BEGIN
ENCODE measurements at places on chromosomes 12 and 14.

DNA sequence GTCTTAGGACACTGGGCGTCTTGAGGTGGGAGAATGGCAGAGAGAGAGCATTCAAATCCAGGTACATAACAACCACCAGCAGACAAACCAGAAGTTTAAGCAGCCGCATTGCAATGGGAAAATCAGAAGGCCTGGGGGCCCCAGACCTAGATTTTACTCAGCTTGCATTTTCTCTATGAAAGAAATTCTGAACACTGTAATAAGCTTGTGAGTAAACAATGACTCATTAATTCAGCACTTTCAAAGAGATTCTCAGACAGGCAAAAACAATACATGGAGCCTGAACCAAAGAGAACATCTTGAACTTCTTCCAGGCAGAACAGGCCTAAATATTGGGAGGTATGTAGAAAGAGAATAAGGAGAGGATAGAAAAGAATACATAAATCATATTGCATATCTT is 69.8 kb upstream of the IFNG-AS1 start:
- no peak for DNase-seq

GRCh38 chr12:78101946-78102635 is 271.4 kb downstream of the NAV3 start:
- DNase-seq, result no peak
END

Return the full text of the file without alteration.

ENCODE measurements at places on chromosomes 12 and 14.

DNA sequence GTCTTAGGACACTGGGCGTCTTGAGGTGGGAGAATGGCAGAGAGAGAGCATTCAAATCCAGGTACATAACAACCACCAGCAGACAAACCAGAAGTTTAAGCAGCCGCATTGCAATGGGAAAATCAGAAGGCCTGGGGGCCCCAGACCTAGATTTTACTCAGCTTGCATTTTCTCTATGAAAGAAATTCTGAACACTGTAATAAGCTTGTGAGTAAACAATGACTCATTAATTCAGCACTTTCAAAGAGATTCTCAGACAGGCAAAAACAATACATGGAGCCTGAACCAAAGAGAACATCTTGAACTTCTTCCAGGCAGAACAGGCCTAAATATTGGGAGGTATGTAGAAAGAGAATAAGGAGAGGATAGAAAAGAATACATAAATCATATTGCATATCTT is 69.8 kb upstream of the IFNG-AS1 start:
- no peak for DNase-seq

GRCh38 chr12:78101946-78102635 is 271.4 kb downstream of the NAV3 start:
- DNase-seq, result no peak